President Trump’s son-in-law just got a billion dollar bailout deal on his family’s disastrous Midtown Manhattan office tower project, but nobody knows who is rescuing the failed venture.
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White House advisor Jared Kushner lost his security clearance last month over mounting concerns that financial exposure to his family company’s looming $1.4 billion mortgage payment at the 666 5th Avenue office tower – among a laundry list of other concerns -compromised his ability to view government secrets and conduct official government business.
Now, an SEC filing by Vornado Trust, Kushner’s partner in the office building, indicates that a “handshake” deal has been executed to save 666 5th Avenue and the Kushner Companies from defaulting on their loans. But Kushner’s family still isn’t saying who is bailing them out of the white albatross deal that has turned them into international beggars. ThinkProgress reports:
Now, with Kushner ensconced as a senior adviser in the White House, someone has emerged to bail him and his family out of this mess. The identity of Kushner’s white knight is a mystery.
In a filing with the SEC on Friday, Vornado revealed the existence of an extraordinary “handshake” agreement that would not only refinance the $1.2 billion but allow the Kushners to buy out Vornado’s portion of the debt. This means the Kushners would once again own the entire office tower and Vornado would own only the retail space.
Special Counsel Mueller is reportedly investigating Kushner’s foreign affairs, including the 666 5th Avenue problems, to see if they resulted in influence over the President’s foreign policy.
Right after Trump’s election in November 2016, Jared Kushner held a meeting about the building with a Chinese insurance company so shady, its CEO has been put on trial for corruption while requiring a massive bailout from its government.
A month later, Kushner met with the CEO of sanctioned Russian state-owned slush fund VeneshEconomBank who said that it was just about business, which Trump’s son-in-law says contradictorily was about transition team business.
Last July, The Intercept reported last year that Kushner had a deal in place for Qatar to lend him $500 million, but it eventually fell through, leading observers to remark:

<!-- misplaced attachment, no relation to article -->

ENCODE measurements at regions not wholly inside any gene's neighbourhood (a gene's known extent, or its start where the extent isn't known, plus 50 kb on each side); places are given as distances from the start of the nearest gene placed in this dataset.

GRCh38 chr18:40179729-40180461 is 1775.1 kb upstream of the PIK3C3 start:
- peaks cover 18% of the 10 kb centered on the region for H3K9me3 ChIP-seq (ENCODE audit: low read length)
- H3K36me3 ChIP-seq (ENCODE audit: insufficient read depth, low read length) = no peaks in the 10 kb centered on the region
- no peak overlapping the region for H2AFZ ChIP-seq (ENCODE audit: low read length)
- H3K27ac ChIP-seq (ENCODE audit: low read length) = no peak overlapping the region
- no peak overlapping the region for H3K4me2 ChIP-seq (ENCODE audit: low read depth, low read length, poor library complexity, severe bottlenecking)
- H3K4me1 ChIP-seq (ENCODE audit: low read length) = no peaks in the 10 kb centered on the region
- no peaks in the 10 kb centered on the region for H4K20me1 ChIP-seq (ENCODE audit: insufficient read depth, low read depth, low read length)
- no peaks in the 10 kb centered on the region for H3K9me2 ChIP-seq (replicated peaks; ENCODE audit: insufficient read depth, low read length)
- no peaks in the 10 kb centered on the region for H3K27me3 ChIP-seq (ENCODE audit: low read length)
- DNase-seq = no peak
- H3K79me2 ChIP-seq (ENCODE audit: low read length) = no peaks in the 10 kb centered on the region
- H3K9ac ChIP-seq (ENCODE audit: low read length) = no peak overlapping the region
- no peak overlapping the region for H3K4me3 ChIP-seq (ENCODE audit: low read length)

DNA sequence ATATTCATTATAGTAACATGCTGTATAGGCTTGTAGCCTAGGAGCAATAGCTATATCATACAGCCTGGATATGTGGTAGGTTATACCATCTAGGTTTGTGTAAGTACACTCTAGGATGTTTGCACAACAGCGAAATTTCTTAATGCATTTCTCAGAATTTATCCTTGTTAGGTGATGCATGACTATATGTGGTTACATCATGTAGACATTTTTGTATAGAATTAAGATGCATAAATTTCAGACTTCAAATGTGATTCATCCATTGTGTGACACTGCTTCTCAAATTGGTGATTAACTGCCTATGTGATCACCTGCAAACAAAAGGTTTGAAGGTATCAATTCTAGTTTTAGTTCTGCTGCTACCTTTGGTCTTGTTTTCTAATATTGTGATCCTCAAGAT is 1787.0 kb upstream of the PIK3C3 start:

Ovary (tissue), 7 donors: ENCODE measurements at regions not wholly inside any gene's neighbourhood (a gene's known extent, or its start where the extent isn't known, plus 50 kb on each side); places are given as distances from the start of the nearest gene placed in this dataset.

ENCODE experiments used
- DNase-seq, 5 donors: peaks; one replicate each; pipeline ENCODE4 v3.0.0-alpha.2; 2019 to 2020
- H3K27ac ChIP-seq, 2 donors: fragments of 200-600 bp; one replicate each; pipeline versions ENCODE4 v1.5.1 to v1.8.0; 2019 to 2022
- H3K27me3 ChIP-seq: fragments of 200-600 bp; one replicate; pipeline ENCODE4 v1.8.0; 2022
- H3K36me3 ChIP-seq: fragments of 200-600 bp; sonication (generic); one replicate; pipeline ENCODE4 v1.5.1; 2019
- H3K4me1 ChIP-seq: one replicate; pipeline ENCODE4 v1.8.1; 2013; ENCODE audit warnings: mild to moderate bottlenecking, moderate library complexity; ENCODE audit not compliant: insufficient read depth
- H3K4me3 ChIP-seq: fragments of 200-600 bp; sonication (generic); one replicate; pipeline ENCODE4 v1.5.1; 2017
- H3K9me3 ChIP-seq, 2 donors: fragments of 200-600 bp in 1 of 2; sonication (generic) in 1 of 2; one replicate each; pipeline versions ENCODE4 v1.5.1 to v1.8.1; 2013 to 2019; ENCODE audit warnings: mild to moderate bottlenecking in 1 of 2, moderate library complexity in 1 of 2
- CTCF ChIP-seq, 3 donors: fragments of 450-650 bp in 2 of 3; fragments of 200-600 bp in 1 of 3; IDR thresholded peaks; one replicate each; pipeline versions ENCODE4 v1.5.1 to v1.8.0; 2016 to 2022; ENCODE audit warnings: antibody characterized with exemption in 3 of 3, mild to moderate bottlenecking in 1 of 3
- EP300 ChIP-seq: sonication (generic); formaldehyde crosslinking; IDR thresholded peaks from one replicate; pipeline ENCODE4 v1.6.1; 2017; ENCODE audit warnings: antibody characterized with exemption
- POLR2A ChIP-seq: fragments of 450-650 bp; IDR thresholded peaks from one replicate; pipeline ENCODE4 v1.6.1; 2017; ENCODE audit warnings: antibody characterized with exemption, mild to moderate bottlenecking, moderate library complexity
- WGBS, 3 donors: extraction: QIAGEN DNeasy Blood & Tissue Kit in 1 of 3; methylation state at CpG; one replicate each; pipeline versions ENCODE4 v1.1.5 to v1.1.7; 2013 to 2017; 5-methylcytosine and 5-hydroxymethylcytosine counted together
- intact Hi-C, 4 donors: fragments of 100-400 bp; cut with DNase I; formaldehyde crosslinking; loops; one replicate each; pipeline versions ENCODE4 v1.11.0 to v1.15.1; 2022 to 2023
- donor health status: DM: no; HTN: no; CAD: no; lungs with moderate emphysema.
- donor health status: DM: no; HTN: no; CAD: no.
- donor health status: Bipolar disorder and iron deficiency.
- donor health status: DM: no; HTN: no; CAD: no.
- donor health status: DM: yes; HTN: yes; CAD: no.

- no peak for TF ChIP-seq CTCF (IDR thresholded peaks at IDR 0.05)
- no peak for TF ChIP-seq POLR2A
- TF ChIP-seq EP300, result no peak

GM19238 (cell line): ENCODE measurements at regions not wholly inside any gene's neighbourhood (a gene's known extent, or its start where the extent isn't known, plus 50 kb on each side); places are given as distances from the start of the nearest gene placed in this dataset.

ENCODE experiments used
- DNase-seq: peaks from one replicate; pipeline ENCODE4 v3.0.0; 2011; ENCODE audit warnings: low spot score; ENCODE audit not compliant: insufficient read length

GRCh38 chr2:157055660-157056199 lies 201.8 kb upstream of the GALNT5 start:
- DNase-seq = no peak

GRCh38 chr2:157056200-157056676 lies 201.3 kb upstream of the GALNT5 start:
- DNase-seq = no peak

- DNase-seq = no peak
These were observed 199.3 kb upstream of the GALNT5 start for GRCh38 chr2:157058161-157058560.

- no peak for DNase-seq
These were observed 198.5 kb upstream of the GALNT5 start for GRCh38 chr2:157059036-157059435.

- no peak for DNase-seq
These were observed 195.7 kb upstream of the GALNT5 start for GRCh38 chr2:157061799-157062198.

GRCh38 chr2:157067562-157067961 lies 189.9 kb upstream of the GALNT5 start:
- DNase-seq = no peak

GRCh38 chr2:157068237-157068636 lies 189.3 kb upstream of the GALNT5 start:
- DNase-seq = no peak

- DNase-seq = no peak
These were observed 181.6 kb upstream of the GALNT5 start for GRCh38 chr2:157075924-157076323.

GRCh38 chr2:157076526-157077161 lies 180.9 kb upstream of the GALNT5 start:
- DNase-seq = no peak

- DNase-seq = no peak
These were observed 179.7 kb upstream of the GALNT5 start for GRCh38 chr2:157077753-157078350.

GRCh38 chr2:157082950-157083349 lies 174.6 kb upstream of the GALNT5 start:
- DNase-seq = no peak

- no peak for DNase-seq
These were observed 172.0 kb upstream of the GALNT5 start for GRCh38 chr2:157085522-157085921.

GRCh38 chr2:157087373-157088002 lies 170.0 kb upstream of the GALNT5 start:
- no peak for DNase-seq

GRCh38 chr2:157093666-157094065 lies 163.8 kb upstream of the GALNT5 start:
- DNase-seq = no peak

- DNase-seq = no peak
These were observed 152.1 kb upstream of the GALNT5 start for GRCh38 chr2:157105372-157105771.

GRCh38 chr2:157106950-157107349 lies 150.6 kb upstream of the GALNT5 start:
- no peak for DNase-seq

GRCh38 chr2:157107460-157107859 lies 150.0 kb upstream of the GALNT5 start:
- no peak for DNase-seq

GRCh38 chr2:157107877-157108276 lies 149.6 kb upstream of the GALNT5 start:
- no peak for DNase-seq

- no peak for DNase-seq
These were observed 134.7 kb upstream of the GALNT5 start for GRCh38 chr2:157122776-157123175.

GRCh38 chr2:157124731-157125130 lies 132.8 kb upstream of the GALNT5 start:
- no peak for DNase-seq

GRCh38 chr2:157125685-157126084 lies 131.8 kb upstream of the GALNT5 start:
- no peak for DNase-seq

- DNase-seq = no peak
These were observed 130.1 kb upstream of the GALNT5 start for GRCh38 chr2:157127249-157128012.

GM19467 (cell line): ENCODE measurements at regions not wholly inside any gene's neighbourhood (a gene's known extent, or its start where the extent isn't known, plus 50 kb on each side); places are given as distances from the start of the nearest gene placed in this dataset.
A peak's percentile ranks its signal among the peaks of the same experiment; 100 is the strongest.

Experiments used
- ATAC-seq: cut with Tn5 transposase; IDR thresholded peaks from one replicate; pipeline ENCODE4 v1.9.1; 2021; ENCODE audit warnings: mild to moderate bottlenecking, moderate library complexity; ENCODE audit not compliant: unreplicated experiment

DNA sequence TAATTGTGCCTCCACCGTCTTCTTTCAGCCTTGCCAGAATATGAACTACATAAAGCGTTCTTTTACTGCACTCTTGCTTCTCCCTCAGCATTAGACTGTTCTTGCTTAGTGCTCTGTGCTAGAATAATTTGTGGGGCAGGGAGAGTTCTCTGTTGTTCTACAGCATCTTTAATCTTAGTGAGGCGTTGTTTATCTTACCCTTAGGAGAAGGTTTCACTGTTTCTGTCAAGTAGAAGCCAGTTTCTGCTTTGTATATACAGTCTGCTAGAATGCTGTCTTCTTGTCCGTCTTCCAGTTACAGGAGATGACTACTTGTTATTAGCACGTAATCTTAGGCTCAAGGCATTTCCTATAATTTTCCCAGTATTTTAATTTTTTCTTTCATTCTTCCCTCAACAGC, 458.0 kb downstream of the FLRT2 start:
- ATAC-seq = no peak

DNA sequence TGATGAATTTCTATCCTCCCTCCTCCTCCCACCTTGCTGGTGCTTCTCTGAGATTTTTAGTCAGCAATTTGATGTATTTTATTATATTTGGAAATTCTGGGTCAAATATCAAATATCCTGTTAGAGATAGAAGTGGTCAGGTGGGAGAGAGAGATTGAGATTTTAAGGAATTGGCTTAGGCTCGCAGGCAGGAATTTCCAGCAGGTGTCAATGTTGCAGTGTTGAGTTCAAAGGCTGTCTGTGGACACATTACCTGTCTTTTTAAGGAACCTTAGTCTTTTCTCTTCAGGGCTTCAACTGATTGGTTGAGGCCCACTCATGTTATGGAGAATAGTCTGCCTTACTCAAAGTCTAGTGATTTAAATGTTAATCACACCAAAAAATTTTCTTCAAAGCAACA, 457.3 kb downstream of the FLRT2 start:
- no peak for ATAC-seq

Had the Qataris known where things were heading diplomatically, said the source in the region, they’d have happily ponied up the money, even knowing that it was a losing investment. “It would have been much cheaper,” he said.
In a meeting just weeks before the Gulf Council blockade began, Jared Kushner pressed the Qatari sovereign wealth fund to lend him the money in a meeting, and they turned him down, just before President Trump sided with Saudia Arabia in the regional conflict against Qatar, both of whom happen to be key American military allies in the region.
Meanwhile, the White House advisor with a massive portfolio and no security clearance has groomed a very close relationship with Saudi Arabia’s young and aggressive leader, Crown Prince Mohammad bin Salman, who definitely would have the spare capital to help him make a deal in Manhattan.
The Crown Prince reportedly has remarked that he has Jared Kushner “in his pocket.”
After all of his international efforts to find money to fix his problematic Manhattan office property, the public still has no clue who is behind the scenes shaking hands to bailout Jared Kushner’s worst business deal.
But we do know that the Emir of Qatar just visited the United States last week, and was one of the hands Kushner has been reaching out to shake down for money, but there are no reports connecting the events of his visit and Kushner’s newfound good fortune in financing his office tower.
Sadly, America’s foreign policy could be for sale to the highest bidder because of the Trump and Kushner families’ dependence on debt to operate their respective real estate empires and it has reduced our country’s political discourse from the normal “who should America support?” in foreign affairs” in to Trumpian speculation about murky deals to ask “who is buying our foreign policy, today?”